Stinky Water, Sweet Oil...The Last Word


Last week, I paid a visit to Royal Dutch Shell’s oil shale
project in Colorado. The visit left me with more questions
than answers, but I came away from the place with the sense
that this opportunity is very real…or, at least, it soon
will be.

After driving across a vast expanse of “Nowhere,” Colorado,
my brother and I met up with a few geologists from Shell.
Of course it’s just those large, unpopulated tracts of high
desert that make the area so appealing from a geopolitical
point of view. Tapping into the oil shale 2,000 feet
underground isn’t going to bother too many people. And
there are no spotted owls around either. If the technology
to turn shale into oil works, the entire area will become a
new American boom patch.

Soon after we arrived, the geologists escorted us around
the facility, chatting all the while about the successes
and challenges of their venture.

The two trickiest aspects of oil shale development, as the
geologists and engineers explained, are heating the shale
to extreme temperatures, while simultaneously surrounding
the heated area with a subterranean ice wall. Shell doesn’t
know, or isn’t saying, which part of the project will be
the most challenging. If you were about to change the world
by making it economic to tap into as much as 2 trillion
barrels of oil under the Colorado plateau, you’d be pretty
careful about showing your competitors how you were going
to do it.

First, anything that heats up rock around it to around 600
or 700 degrees Fahrenheit has to conduct electrically
generated heat well. The most conductive metals on the
Periodic Table of Elements are, in order, silver, copper,
and gold. Naturally, the number of heaters you put in a
place affects the amount of time it takes to turn the shale
goo into API 34 crude. The more heaters, the more cost,

And given the fact that Shell does not know yet if the
heaters will be recoverable, you can see that sticking
silver, copper, or gold heaters 2000 meters underground and
then leaving them there once the kerogen has been pumped
has a serious effect on the economics of your operation.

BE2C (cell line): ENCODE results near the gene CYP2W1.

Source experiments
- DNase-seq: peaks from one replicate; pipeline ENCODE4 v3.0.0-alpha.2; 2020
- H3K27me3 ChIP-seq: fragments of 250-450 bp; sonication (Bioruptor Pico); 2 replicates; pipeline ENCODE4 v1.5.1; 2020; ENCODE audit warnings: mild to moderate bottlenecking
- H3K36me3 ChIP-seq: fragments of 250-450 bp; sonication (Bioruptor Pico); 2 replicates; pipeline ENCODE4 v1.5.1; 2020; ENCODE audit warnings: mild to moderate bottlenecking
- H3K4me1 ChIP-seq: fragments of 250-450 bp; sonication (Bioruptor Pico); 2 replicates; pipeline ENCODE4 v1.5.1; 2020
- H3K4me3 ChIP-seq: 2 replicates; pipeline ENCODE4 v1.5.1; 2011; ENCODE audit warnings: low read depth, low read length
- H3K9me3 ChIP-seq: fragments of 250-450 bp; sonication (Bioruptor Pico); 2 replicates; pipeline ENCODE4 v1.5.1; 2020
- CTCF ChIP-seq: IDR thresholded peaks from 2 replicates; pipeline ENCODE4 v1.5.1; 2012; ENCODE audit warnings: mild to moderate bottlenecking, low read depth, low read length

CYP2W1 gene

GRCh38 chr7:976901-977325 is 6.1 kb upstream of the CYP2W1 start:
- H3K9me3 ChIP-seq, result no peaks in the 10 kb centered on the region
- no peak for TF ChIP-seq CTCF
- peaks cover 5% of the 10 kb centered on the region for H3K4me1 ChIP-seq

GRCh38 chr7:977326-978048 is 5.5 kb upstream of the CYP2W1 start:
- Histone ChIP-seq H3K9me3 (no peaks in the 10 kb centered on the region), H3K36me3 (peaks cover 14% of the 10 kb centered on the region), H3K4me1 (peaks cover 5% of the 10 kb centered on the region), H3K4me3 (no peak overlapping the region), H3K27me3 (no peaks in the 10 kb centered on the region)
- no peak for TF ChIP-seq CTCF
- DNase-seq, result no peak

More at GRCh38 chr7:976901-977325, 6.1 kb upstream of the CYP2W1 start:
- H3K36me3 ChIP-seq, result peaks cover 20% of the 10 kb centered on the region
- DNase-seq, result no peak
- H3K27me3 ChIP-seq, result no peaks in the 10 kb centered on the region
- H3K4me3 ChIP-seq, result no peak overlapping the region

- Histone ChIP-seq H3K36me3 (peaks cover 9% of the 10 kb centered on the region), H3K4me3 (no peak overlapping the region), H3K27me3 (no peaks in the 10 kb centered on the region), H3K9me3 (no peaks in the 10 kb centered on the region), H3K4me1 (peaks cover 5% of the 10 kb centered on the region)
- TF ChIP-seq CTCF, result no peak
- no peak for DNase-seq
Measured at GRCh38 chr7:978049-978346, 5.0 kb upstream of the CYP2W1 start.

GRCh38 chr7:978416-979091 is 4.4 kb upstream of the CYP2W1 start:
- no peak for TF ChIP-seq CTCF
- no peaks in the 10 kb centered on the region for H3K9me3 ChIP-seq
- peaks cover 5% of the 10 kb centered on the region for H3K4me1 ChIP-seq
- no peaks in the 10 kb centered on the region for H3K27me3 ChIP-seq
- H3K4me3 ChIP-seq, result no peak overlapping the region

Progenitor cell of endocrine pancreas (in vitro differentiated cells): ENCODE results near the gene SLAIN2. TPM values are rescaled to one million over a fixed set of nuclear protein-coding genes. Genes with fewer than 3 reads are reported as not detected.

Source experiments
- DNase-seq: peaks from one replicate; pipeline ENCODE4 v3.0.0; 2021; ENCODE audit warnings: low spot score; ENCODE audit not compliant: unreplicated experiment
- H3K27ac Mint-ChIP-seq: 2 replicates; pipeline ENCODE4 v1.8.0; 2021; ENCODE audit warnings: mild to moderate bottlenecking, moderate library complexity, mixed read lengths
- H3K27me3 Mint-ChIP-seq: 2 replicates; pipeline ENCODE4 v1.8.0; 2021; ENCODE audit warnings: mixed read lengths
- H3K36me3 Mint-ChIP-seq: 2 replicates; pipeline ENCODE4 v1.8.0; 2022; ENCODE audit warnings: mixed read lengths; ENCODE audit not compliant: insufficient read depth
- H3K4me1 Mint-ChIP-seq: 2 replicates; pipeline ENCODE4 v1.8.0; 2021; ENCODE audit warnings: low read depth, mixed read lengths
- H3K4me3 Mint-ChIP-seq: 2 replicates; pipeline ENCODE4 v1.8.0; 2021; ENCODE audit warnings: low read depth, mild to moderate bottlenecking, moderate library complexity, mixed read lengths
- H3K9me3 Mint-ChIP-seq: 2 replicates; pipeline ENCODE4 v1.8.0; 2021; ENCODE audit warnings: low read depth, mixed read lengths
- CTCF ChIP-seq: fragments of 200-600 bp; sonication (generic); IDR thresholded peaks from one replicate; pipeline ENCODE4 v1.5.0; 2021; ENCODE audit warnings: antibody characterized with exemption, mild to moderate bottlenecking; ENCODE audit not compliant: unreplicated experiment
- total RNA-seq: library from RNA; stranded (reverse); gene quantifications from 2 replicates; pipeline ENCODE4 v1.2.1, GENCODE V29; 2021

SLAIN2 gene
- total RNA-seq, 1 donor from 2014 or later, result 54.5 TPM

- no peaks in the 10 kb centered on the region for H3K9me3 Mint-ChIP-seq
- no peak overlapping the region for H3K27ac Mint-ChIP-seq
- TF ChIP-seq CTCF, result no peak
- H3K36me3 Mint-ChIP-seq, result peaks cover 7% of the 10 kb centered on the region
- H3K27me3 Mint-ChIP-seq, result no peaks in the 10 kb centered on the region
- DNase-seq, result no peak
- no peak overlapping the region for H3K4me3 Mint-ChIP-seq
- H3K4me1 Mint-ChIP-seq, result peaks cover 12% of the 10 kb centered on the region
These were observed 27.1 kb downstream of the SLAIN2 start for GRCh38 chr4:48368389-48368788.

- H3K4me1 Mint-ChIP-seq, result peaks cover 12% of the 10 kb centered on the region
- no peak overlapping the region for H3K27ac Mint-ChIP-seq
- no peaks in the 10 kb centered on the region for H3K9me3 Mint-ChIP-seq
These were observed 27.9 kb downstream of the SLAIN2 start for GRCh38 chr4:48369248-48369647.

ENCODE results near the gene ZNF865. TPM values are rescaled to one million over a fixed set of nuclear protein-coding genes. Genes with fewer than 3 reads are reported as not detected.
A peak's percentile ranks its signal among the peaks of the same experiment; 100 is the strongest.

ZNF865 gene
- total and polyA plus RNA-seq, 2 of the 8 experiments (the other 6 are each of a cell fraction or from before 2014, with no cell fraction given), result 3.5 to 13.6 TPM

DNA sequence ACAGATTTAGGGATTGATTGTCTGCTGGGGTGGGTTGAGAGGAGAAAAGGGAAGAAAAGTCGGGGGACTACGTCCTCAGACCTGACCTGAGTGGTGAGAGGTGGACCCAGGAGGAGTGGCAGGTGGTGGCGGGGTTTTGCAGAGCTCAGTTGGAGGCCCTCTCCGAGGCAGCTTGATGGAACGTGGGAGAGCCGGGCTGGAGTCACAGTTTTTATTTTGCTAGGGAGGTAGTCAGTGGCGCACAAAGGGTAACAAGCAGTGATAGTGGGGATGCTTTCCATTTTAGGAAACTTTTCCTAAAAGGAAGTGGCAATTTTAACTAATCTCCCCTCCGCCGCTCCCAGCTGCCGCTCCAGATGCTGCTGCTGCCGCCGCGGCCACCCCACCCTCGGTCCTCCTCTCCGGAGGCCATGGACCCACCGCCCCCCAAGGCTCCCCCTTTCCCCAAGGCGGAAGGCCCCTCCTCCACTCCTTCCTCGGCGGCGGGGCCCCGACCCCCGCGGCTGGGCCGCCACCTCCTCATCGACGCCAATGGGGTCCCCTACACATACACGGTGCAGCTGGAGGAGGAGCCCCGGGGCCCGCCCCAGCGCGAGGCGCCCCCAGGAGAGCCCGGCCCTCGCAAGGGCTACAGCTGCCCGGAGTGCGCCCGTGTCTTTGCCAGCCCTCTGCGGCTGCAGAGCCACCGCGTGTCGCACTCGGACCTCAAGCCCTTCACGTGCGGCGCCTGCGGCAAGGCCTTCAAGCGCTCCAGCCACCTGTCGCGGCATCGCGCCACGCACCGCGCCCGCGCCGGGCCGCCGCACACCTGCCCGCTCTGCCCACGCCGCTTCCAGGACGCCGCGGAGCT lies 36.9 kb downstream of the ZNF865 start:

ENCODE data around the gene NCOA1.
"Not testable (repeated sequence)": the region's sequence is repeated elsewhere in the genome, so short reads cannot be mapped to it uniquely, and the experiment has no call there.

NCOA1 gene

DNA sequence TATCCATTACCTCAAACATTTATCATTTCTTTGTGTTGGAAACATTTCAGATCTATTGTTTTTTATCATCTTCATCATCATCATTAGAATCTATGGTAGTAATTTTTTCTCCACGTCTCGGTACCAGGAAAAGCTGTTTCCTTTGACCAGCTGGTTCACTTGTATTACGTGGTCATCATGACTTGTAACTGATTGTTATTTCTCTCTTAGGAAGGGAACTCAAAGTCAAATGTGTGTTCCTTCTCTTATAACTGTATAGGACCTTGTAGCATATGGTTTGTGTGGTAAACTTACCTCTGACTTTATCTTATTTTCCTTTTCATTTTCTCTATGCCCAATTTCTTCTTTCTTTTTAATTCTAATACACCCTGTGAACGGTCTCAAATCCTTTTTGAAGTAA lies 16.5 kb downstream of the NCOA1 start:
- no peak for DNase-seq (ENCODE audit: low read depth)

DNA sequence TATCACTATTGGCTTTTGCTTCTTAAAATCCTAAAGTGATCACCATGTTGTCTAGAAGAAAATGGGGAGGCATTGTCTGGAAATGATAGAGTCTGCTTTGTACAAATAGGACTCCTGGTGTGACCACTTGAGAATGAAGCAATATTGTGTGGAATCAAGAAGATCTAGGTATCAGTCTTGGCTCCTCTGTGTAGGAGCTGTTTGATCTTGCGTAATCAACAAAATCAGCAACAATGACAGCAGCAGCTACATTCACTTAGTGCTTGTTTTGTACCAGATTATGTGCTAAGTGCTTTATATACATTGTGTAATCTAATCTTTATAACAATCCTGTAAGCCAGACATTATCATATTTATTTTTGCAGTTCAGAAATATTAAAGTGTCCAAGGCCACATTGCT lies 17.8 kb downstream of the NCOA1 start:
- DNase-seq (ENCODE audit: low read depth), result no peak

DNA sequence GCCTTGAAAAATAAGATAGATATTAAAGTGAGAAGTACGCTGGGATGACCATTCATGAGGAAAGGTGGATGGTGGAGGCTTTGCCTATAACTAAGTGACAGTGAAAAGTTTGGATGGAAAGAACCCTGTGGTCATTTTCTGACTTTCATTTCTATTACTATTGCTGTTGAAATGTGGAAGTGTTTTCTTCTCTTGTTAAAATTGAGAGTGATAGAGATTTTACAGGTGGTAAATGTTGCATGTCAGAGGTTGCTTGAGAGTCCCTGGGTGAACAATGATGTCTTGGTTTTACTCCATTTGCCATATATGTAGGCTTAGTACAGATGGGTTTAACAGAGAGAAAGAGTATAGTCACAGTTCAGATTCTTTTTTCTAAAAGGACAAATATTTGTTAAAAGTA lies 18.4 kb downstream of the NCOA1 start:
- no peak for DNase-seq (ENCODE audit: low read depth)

At the moment, Shell is not sure what the optimal size of
production zones ought to be. The big issue here is how big
can a freeze-wall be to be effective and freezing the
groundwater surrounding a shale deposit? The test projects,
as you can see, were quite small. Shell doesn’t know, or
isn’t saying, what the optimum size is for a each “pod” or
“cell”. That’s what they’ll have to figure out at the next
stage…and the picture with the dirt is a football field
sized project….where rather than creating the freeze-wall
at 50 meters down…they will do it at 1,000 ft. down….
with 2,000 being the desired and necessary depth for
commercial viability. I’m not sure anyone has ever created
a freeze-wall at that depth….neither is shell. But we’ll
find out. The oil itself that comes from the process looks
like…oil. No heavy refining needed.
Shell thinks the whole thing is economic at a crude price
of $30. So barring a major reversal of geopolitical trends,
they’re forging ahead.

Since the Bureau of Land Management owns about 80% of the
oil shale acreage in Colorado, there is no investment play
on private companies that might own land with rich shale
deposits. Although, if Shell and the DOE are right that you
can recover a million barrels of oil per acre…it wouldn’t
take much land to make a man rich out here.

The Bureau of Land Management recently received ten
applications (by eight companies) for a pilot program to
develop Colorado’s shale reserves. The program allows the
companies access to public lands for the purpose of testing
shale-extraction technologies. You see below an interesting
mix of large, publicly traded oil giants and small,
privately held innovators.

Natural Soda, Inc. of Rifle, Colorado.

EGL Resources Inc. of Midland, Texas.

Salt Lake City-based Kennecott Exploration Company.

Independent Energy Partners of Denver, Colorado

Denver-based Phoenix Wyoming, Inc.

Chevron Shale Oil Company.

Exxon Mobil Corporation.

Shell Frontier Oil and Gas Inc

There is dispute within the industry over how long, if
ever, demonstration extraction technologies can become
commercially viable. I’ve spoken with some of the smaller
companies that have applied for leases from the BLM. Some
of them will have to raise money to conduct the project.
And some of them have been less than forthcoming about how
exactly their extraction technology is different or better
than previous methods.

How will it all unfold? Well, for starters, it could all
utterly fail. To me, Shell’s in-situ process looks the most
promising. It also makes the most sense economically. There
may be a better, less energy-intensive way to heat up the
ground than what Shell has come up with. But Shell,
Chevron, and Exxon Mobil clearly have the resources to
scoop up any private or small firm that makes a

And there are a host of smaller firms involved with the
refining and drilling process that figure to play a key
role in the development of the industry, should that
development pick up pace.
The Energy Policy Act of 2005, otherwise known as a
listless piece of legislation without any strategic vision,
does, at least, make provision for encouraging research
into the development of shale. But government works slow,
when it works at all. It’s going to take an external shock
to the economy to really ratchet up interest and
development of the nation’s energy
reserves…say…something like a nuclear Iran.

In upcoming issues of Strategic Investments, I hope to
report on the companies helping Shell out with its pilot
project on BLM lands. I’ll also write to you about the
refiners and pipeline companies that could help move
refined oil out of Colorado and to nearest cities and

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